Congress is not the only body under the influence of the military-industrial complex. The same defense contractors that bribe members of Congress and fund think tanks often directly or indirectly employ the experts featured on Cable News and given ample space in media reports.

Rarely is this conflict of interest recognized by the American media. Thus, men and women who owe their paychecks to Lockheed, Raytheon, or General Dynamics appear in the media and make the case for more war and more weapons. These commentators and pundits rarely admit that their benefactors profit immensely from policies for more war and more weapons.

Hub between arms industry and government

Corruption extends into the executive branch, as the military-industrial complex employs many administration officials. Outside government, Republican and Democratic officials move from the Pentagon, CIA and State Department to defense contractors, think tanks and consulting firms.

When their party recaptures the White House, they return to government. In exchange for bringing their rotating rosters with them, they receive lavish salaries and perks. Similarly, U.S. generals and admirals who leave the Pentagon go directly to defense contractors.

This revolving door reaches the highest levels. Before becoming secretary of defense, secretary of state and director of national intelligence, Lloyd Austin, Antony Blinken and Avril Haines worked for the military-industrial complex. In Secretary Blinken's case, he founded a firm, WestExec Advisors, dedicated to trading and brokering influence for weapons contracts.

Do not ignore interests of the oil and gas industry, too

In the context of the Ukraine war, there is a broader level of commercial greed that cannot be dismissed or ignored. The U.S. supplies the world with fossil fuels and weapons. U.S. exports of petroleum products and weapons now exceed exports of agricultural and industrial products.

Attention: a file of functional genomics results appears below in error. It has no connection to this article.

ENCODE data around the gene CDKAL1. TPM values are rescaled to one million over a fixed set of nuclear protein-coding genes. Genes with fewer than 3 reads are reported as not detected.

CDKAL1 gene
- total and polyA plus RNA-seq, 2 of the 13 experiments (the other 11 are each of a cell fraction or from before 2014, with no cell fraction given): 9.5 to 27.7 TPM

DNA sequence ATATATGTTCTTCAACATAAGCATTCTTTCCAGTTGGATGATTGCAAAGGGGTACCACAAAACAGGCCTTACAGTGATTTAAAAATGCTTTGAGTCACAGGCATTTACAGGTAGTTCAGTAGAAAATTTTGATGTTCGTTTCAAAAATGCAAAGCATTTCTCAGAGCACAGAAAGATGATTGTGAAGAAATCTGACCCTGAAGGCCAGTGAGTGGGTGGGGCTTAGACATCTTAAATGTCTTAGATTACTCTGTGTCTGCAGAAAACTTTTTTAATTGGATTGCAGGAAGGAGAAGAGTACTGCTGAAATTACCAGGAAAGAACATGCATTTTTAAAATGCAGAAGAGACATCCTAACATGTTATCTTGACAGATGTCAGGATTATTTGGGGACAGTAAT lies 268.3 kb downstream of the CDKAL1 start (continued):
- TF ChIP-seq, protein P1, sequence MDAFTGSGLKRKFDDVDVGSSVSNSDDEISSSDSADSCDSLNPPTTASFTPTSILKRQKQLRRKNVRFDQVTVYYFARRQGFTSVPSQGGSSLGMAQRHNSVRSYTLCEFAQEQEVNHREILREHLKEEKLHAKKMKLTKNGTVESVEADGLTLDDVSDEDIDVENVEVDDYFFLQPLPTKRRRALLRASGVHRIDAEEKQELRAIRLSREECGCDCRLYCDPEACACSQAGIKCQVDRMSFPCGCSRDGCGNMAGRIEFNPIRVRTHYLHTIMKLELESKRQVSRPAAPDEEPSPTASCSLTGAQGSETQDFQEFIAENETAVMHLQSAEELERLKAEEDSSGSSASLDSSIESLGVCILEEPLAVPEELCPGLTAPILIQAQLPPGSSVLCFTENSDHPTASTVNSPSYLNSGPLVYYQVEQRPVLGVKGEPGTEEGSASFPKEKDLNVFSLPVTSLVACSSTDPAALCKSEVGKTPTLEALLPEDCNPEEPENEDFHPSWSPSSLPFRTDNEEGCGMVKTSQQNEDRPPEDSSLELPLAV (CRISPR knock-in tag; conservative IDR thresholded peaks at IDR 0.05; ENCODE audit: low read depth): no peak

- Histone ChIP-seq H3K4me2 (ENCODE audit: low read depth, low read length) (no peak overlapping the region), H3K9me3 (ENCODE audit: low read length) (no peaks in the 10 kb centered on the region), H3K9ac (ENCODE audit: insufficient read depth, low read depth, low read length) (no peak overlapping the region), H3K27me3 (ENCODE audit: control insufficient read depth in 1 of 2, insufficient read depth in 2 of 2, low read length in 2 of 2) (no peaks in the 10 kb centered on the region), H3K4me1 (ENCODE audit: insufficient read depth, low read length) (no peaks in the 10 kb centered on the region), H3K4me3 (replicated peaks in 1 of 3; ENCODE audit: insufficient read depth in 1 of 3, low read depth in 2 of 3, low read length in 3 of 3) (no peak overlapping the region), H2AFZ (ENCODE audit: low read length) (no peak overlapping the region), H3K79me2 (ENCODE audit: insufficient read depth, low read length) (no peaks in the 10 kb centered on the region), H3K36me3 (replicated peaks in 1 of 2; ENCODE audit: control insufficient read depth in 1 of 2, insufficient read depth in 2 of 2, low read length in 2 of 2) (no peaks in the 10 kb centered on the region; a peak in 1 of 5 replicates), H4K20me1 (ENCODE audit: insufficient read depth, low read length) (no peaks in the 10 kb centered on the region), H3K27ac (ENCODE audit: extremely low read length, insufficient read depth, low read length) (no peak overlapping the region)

Competition for the European fuel market, especially liquefied natural gas, has been a major concern of both Democratic and Republican administrations over the past decade. Eliminating Russia as the major energy supplier to Europe and limiting global fossil fuel exports from Russia have brought large profits to U.S. oil and gas companies. In addition to broader commercial trade interests, the sheer amounts of money that the U.S. fossil fuel business brings in cannot be ignored.

The cost of war

Hundreds of thousands have probably been killed and wounded in the fighting. The lasting psychological damage to both combatants and civilians may be even greater. Millions of people have been left homeless and are now living as refugees.

The environmental damage is incalculable, and the economic devastation is not limited to the war zone but has spread around the world, fueling inflation, destabilizing energy supplies, and affecting food security. The rise in energy and food costs undoubtedly resulted in a large number of deaths far beyond the geographic boundaries of the war.

The war is likely to evolve into a protracted stalemate of senseless killing and destruction. Worst of all, the war would escalate - perhaps uncontrollably into a world war and possibly a nuclear conflict. No matter what the mad realists in Washington, London, Brussels, Kiev and Moscow may say, a nuclear war cannot be controlled and certainly cannot be won. Even a limited nuclear war, with perhaps each side firing ten percent of its arsenals, will lead to a nuclear winter in which we will have to watch our children starve. All our efforts should be directed toward avoiding such an apocalypse.